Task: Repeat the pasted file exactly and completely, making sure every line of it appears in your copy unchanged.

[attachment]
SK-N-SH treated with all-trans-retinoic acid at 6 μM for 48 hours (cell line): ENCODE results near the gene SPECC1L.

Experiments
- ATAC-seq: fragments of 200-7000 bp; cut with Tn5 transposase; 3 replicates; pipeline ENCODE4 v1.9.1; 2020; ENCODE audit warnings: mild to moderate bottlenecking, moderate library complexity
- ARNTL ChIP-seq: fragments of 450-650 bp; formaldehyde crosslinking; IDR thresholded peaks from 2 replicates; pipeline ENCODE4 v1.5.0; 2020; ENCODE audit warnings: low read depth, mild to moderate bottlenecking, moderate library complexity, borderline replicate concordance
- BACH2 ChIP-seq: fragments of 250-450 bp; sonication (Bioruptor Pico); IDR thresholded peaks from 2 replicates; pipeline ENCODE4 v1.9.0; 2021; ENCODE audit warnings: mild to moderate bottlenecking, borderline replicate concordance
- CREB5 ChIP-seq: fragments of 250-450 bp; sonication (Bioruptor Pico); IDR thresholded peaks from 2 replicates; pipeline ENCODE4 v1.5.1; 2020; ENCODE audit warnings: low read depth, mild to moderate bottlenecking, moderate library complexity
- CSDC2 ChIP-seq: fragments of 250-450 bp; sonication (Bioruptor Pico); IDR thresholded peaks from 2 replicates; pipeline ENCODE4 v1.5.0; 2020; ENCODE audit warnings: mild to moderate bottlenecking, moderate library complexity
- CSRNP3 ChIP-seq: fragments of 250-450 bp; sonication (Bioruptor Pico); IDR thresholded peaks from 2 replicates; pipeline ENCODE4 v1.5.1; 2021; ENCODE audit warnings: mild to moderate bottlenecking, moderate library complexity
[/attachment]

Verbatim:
SK-N-SH treated with all-trans-retinoic acid at 6 μM for 48 hours (cell line): ENCODE results near the gene SPECC1L.

Experiments
- ATAC-seq: fragments of 200-7000 bp; cut with Tn5 transposase; 3 replicates; pipeline ENCODE4 v1.9.1; 2020; ENCODE audit warnings: mild to moderate bottlenecking, moderate library complexity
- ARNTL ChIP-seq: fragments of 450-650 bp; formaldehyde crosslinking; IDR thresholded peaks from 2 replicates; pipeline ENCODE4 v1.5.0; 2020; ENCODE audit warnings: low read depth, mild to moderate bottlenecking, moderate library complexity, borderline replicate concordance
- BACH2 ChIP-seq: fragments of 250-450 bp; sonication (Bioruptor Pico); IDR thresholded peaks from 2 replicates; pipeline ENCODE4 v1.9.0; 2021; ENCODE audit warnings: mild to moderate bottlenecking, borderline replicate concordance
- CREB5 ChIP-seq: fragments of 250-450 bp; sonication (Bioruptor Pico); IDR thresholded peaks from 2 replicates; pipeline ENCODE4 v1.5.1; 2020; ENCODE audit warnings: low read depth, mild to moderate bottlenecking, moderate library complexity
- CSDC2 ChIP-seq: fragments of 250-450 bp; sonication (Bioruptor Pico); IDR thresholded peaks from 2 replicates; pipeline ENCODE4 v1.5.0; 2020; ENCODE audit warnings: mild to moderate bottlenecking, moderate library complexity
- CSRNP3 ChIP-seq: fragments of 250-450 bp; sonication (Bioruptor Pico); IDR thresholded peaks from 2 replicates; pipeline ENCODE4 v1.5.1; 2021; ENCODE audit warnings: mild to moderate bottlenecking, moderate library complexity